Miami News, March 22, 1978

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It's time to trade in for This Year's Model

Jon Marlowe

Ol' four eyes is back.

Incredible singer/songwriter Elvis Costello is ready with a new studio LP entitled This Year's Model. (Sorry, children, but the disc won't be available for public consumption until March 30 or April 1).

Readers of this column already know that I feel Mr. Costello is one of the most Important (and entertaining) musical artists to have emerged in years.

His first monster LP, My Aim Is True, has already soared into the Top 30 on Billboard's national LP Chart. And wonder of wonders, even Miami radio stations have now finally tuned in to the lad (after shamefully overlooking him for over a year) and are now spinning his remarkable music.

Out on the street, I was able to secure an advance test cassette of Elvis' new LP. The following is a track by track sneak preview of this incredible piece of recorded product:


NO ACTION — Leave it to ol' E.C. to realize that the only thing worse to a teenager than "no future" is "no action." El's three-piece band (the Attractions) beautifully blast along in overdrive behind him, harmonies float in and out everywhere, as Elvis coyly bites out the words: "I don't wanna kiss you / I don't wanna touch / I don't wanna see you / Cause I don't miss you that much." Only Leonard Cohen writes better cynical/lost love/out for revenge lyrics, but, then again, ol' Leonard just don't rock the way this boy do.

THIS YEAR'S GIRL — A tense and tight syncopated drum solidly kicks the mesmerizing melody into your skull forever. For some reason, it reminds me of something off the Stones' Between The Buttons LP. Maybe it's the way Elvis snarls "You want her broken / With her mouth wide open." No matter, a simply beautiful piece of musical work.

THE BEAT — Ah. The BIG difference between Elvis Costello and Jackson Browne is found within this highly infectious rocker. While J.B. is out in L.A. "looking for a lover who won't blow his cover," our bespectacled hero is stuck inside rock 'n' roll, screaming "I don't wanna be your lover / I just wanna be your victim."

PUMP IT UP — The Young Rascals catch a dose of "Subterranean Homesick Blues." El delivers such rhyming fragments as "Listening to the Muzak / Thinking about this and that / She says that's that / I don't wanna chitterchat," as the Attractions push the whole thing along with the musical persuasion of an out-of-control piledriver.

LITTLE TRIGGERS — Nothing less than one of the finest "don't mess with me, honey" ballads you'll ever hear.

YOU BELONG TO ME — When I saw Elvis perform live in L.A. last year, he delivered this one with such frightening conviction that I thought he could never match it on vinyl. Wrong! The band plays on like a cross between the Rolling Stones and the Syndicate of Sound, as the lil' twerp ironically twists the whole mushy title around to mean the opposite: "No don't want anybody saying / You belong to me."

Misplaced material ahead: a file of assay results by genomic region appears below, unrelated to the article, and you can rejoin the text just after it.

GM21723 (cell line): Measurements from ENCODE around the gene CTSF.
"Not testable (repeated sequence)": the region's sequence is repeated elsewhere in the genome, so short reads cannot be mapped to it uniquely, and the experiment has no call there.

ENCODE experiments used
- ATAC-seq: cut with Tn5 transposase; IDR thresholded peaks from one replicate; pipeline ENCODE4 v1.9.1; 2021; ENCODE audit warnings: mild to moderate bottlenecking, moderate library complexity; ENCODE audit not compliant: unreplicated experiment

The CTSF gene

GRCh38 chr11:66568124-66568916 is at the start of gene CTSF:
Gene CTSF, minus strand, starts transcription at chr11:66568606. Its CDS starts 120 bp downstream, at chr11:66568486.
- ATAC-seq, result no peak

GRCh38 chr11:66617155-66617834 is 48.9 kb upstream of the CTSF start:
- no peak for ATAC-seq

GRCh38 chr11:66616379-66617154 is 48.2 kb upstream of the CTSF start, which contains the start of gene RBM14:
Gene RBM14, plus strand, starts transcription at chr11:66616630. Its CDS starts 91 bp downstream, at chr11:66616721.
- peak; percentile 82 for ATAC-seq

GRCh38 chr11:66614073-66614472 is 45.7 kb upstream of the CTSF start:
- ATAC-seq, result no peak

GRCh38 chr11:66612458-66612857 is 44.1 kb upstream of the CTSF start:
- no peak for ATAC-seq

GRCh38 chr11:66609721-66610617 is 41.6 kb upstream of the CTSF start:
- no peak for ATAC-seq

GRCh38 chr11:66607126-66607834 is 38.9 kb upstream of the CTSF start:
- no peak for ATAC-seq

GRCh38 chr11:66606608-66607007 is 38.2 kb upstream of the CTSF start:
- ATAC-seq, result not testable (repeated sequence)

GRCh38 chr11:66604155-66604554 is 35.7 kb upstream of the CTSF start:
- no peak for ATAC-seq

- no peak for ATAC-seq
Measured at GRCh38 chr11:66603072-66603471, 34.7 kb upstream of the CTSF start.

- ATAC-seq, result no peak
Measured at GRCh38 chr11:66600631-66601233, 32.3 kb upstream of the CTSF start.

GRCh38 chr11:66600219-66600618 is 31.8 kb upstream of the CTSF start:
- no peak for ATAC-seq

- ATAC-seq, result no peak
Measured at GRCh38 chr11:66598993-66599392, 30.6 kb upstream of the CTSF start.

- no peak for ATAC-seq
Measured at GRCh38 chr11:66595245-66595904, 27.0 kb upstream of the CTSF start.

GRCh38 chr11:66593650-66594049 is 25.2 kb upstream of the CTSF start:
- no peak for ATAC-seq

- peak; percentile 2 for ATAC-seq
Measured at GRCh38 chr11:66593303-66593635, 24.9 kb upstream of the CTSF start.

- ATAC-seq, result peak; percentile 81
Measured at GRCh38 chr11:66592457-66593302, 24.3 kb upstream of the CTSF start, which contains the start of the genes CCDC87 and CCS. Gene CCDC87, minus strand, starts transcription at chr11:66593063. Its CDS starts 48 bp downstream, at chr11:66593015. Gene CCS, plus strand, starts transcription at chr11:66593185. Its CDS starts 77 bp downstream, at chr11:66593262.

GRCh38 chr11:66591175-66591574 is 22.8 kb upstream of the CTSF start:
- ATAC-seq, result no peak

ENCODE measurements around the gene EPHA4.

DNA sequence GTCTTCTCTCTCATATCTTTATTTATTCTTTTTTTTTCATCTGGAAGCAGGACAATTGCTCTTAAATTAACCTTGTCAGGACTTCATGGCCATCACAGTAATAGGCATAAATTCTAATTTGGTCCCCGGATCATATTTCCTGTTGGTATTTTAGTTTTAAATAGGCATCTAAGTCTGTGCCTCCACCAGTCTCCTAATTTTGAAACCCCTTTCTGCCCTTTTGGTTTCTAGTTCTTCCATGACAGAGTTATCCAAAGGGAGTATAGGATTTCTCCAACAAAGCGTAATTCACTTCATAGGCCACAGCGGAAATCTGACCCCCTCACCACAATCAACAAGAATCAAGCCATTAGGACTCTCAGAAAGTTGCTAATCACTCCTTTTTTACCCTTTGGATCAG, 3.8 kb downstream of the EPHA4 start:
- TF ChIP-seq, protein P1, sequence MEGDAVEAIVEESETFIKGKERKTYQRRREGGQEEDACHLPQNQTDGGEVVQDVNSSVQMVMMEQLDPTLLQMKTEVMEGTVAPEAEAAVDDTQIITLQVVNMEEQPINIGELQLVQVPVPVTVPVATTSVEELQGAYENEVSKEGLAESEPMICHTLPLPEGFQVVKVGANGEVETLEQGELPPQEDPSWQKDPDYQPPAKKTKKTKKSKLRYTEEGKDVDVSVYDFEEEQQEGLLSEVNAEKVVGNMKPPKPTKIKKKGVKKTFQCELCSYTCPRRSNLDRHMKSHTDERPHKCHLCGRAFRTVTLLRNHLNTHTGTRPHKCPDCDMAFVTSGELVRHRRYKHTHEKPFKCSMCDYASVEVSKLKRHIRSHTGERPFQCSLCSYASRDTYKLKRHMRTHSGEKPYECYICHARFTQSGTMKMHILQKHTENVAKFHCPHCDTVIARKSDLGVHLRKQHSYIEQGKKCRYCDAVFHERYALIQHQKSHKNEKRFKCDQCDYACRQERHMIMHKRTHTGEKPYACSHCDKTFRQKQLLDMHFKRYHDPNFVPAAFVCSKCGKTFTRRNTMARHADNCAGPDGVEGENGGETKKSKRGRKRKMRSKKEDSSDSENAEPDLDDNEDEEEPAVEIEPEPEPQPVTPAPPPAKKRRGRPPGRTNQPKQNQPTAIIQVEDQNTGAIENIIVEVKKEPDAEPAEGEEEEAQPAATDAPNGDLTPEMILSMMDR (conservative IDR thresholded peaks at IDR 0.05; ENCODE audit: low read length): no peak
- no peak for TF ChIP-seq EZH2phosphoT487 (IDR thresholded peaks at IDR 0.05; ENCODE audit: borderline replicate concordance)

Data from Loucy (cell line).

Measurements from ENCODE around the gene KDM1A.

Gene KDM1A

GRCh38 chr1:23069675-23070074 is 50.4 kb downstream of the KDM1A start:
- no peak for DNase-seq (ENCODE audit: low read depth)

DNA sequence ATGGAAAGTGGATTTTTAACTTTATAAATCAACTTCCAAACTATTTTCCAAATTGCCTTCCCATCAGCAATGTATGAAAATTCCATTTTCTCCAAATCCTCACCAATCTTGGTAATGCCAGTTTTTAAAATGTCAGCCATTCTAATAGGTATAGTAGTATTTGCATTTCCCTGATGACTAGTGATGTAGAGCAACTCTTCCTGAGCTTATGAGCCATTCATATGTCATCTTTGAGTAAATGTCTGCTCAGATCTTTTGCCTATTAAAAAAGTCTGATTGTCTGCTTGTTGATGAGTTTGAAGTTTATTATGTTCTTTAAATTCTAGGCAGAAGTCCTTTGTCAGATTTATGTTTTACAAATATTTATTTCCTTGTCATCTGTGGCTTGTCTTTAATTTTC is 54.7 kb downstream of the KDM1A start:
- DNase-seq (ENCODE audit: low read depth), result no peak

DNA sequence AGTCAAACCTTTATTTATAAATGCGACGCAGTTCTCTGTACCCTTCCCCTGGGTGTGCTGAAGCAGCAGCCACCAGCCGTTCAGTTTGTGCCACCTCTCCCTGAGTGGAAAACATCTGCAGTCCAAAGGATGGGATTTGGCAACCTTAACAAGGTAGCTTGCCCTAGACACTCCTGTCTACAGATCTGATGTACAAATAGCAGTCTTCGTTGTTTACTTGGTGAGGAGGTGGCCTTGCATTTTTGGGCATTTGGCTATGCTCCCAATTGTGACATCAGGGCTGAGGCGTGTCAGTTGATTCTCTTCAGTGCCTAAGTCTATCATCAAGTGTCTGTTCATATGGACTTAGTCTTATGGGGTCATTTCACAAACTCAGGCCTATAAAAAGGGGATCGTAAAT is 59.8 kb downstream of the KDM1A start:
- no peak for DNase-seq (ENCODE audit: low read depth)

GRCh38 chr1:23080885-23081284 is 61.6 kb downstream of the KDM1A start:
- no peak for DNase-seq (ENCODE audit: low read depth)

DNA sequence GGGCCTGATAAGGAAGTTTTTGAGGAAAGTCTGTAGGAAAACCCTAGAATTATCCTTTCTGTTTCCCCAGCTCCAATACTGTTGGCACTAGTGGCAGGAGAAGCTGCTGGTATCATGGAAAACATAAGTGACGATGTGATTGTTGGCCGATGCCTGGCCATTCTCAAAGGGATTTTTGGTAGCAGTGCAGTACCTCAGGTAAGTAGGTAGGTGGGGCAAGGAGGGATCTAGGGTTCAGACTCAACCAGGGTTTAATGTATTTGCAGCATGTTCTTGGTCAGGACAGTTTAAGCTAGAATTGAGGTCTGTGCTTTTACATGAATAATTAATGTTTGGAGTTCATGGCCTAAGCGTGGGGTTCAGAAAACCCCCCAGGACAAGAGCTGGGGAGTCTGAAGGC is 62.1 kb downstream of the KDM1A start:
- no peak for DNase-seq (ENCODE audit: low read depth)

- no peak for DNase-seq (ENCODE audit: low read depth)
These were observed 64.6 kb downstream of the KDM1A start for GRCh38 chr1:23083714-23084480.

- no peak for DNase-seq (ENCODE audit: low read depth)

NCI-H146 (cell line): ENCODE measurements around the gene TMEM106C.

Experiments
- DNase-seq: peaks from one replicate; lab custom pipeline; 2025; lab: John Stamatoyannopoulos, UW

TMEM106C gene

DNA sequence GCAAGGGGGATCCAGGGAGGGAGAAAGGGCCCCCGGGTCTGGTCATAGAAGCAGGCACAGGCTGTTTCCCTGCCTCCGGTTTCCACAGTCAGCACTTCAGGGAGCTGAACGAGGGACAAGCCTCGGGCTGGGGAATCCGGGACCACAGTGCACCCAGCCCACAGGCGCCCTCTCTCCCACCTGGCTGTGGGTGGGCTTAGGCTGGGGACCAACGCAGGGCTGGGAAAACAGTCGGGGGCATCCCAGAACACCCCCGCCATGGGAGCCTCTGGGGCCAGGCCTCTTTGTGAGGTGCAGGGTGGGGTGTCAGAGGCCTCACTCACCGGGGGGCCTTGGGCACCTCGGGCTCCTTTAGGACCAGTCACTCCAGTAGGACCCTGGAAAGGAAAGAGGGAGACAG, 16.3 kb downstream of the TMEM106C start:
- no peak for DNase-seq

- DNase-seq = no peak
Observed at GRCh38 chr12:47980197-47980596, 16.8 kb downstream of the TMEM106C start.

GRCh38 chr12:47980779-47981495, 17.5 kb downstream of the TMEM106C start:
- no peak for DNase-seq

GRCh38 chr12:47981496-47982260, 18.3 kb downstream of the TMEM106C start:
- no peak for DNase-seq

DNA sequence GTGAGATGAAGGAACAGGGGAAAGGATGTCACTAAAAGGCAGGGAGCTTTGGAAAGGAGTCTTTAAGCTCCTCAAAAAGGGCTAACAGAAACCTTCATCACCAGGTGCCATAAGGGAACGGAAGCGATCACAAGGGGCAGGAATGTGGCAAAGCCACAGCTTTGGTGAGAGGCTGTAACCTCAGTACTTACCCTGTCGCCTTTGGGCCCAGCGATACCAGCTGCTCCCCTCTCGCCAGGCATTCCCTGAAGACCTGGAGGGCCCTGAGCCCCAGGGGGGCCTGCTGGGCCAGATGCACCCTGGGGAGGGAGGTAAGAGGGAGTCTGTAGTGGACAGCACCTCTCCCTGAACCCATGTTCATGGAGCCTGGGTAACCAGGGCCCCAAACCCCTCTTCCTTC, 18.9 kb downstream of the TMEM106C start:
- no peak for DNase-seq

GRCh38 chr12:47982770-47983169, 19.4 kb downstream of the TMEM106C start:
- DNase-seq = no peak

HAND IN HAND — A sonic/vacuum cleaner/Eno-like introduction whisks you right into this harmonic and melodic beauty, which features such totally bizzare lyrical thoughts as "Don't you know I'm an animal / Don't you know I can't stay upstairs."

LIP SERVICE — Finely tuned, straight ahead, 4/4 rock 'n' roll music, complete with hand claps and a Blue Oyster Cult chorus of "Everybody is going through the motions."

LIVING IN PARADISE — This musical jingle-jangle song is one of the finest E.C. has ever penned. P.S.: The lad also has a special way of offering such a common viewpoint as "You'd better have your fun / for it moves along" and still making it sound like you've never heard it before.

LIPSTICK VOGUE — Rumbling psychotic drums blast this intense speed freak, musical and lyrical delight right out of the speakers and into your feet. FOOTNOTE: Backstage in Elvis' dressing room in L.A. last year, I asked him exactly what this totally maniacal song meant. He just looked at me and said "What do you think it means?" I said "I really don't know." He just smiled and said "That's it."

RADIO, RADIO — Without a doubt one of the all time Top 10 rock 'n' roll songs. It's just so perfectly executed and so infectious, not to mention that it's the perfect summation of the bland and programmed state of radio today. Chances of airplay don't look too good for this one, with E.C. laying out such classic lines as: "I wanna bite the hand that feeds me / I wanna bite that hand so badly / I wanna make them wish they'd never seen me." Or "The radio is in the hands of such a lot of fools / Trying to anesthetize the way you feel."

FINAL 4/4 EVALUATION: Every one of the above songs is simply ace musical material and all of them have the potential to be hit singles. All I can say is: Springsteen, Seger, Nick Lowe and Graham Parker had better have some incredible musical tricks up their sleeves on their forthcoming LPs, for This Year's Model is the finest album I've heard this year.


The Miami News, March 22, 1978

Jon Marlowe reviews This Year's Model.


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